Another aspect of change in this version of “Othello” comes in from the inner nature of the characters themselves. Michael Cassio earned Othello’s respect for his trustworthiness and his friendship to the general. Even when Othello’s suspicions get the better of him, Michael pursues his friendship with the man, trying desperately to salvage not only his position, but also the relationship he believes still has a chance. In truth, Othello had not lost affection for his friend. Othello cannot instantly forgive him because Cassio attacked the former Governor Montano in his chase for Roderigo. He tells Desdemona as much before he begins to take Iago’s hints at their infidelity seriously. Mike of “O,” on the other hand, receives a minute amount of razzing from Rodger, and in his drunken state tries to skewer him with a bottle of Jim Bean. As Odin begins to suspect Desi and Mike of more than friendship, the audience never becomes privy to their conversations. Therefore, Mike’s earnest pursuit of forgiveness never reconciles him with the movie watcher. In another incident, Mike blatantly attacks Rodger with the help of some nameless fellow, flicking his ears and calling him a faggot. If Cassio had behaved in this fashion, his eventual elevation at the end of “Othello” would have seemed all the more tragic, unpleasantly so. The final nail in Mike’s coffin is the disparaging attitude he shares with Hugo while Odin listens nearby. Othello had only been convinced of Cassio’s disrespect through a lack of context for his friend’s words, but Mike is an unredeemable cad who, if not deserved, at least partially brought his fate upon himself.
If Desi had said anything besides “I always been straight with you, O!” during the scene where Odin demands to see the scarf he gave her, it would have slipped under the radar of plausibility. Unfortunately, it brought forth a painful realization that forever afterward tainted the movie. So much, the words of Shakespeare flowed out of the mouths of the characters with romanticism (with a big R), that the form in itself helps the story to endure criticism of its somewhat thin plot and implausible deeds. In “O”, the movie glosses over those words with modern expletives, bickering, and only rarely metaphor. The rest was strictly to the point, save for the frame of the movie where Hugo explains his perspective of Odin, and how he wishes he could be like him. This alone does not make up for the gaps in speech that strengthened the subversive nature of Iago, able to manipulate Roderigo without the nobleman even realizing his manipulation. When Hugo urges Rodger to action, Rodger is edgy and uncertain, but Hugo’s intimidation keeps the young man in line. Indeed, when Hugo sends Rodger to the final game where Odin looses his cool, Rodger is oblivious to the shark-infested (or Mike-infested if you prefer) waters into which he is being thrown.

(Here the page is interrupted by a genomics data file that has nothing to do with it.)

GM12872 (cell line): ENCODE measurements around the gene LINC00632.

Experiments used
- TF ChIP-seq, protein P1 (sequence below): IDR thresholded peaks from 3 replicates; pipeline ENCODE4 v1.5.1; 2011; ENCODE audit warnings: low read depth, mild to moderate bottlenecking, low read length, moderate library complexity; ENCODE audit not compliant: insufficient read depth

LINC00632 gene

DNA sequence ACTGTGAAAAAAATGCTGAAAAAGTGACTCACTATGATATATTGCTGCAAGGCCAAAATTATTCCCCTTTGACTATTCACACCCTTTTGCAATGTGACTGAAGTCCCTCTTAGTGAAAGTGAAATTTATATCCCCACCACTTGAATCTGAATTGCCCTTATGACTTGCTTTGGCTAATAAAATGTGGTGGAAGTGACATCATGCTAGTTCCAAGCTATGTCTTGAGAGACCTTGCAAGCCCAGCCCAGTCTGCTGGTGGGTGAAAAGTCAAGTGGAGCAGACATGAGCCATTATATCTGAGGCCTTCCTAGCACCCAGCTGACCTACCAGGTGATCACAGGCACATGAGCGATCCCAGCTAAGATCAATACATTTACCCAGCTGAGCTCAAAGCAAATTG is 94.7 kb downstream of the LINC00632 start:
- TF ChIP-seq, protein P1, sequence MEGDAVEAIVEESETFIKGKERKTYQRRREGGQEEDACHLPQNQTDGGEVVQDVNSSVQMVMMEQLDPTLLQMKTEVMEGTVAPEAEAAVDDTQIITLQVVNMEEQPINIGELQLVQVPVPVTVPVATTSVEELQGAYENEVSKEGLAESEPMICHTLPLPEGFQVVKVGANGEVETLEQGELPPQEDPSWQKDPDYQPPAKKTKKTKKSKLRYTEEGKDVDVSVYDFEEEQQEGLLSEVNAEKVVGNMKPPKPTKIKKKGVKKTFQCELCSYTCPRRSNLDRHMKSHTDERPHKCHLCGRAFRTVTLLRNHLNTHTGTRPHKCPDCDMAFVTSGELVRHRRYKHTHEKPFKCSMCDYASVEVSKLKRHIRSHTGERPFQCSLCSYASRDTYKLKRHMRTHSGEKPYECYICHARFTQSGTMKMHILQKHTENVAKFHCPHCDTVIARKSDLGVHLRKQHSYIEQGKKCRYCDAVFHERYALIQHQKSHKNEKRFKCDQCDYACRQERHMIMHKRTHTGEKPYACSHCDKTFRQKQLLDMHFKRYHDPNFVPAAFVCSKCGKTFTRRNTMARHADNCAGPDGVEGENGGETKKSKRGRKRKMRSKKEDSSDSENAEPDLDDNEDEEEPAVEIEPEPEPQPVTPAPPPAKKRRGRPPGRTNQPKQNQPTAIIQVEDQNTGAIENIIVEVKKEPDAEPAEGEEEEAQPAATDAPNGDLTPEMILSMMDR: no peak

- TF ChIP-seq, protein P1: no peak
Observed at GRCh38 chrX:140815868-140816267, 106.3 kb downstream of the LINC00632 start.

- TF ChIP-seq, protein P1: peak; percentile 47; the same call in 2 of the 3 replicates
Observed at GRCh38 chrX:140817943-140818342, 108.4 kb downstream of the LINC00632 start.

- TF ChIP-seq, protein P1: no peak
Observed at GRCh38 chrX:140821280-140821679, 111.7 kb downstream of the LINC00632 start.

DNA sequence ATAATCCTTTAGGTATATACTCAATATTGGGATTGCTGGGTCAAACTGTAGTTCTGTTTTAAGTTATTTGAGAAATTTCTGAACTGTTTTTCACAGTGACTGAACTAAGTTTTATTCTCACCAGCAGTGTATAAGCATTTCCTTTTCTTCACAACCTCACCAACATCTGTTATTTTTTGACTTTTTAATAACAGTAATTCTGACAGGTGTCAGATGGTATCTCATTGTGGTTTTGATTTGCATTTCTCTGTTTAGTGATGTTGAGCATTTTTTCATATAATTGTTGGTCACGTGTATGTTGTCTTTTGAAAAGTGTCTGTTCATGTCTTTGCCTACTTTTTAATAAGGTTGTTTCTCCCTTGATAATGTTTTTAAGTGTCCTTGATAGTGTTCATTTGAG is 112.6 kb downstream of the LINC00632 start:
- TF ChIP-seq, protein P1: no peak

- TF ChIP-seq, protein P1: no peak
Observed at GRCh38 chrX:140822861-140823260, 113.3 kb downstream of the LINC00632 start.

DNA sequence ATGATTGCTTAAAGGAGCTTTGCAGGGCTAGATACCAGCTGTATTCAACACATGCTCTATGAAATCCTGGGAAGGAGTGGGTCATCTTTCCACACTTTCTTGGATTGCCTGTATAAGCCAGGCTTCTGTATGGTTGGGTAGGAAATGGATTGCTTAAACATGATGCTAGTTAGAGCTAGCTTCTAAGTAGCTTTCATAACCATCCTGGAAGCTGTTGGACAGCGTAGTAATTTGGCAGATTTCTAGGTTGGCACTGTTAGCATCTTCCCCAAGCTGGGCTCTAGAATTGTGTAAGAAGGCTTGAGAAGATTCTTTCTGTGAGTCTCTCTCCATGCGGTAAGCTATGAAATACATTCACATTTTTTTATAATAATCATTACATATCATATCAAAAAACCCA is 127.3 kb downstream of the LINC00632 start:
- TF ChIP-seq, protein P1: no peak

The culmination of these factors results in a total that is ambitious, but falls short of the mastery of Shakespeare. There are factors that make the movie worth seeing, once. There are moments where the classic and the movie adaptation gel, where one is as close as the two will ever come to similitude, and it is in those moments that the movie shines. The tragic outcome of Othello suffers from the “Hot young stars, and hip sound track” that are advertised on the back of the movie box as a funeral procession might suffer from birthday hats, confetti, and noisy party favors. One does not mix well with the other. If one never intends on reading Othello and mourns the loss of the WB’s “Dawson’s Creek,” “O” would make an excellent stocking stuffer this holiday season. Otherwise, Mikhi Phifer and Julia Stiles at least have careers to fall back on as this movie slips into obscurity.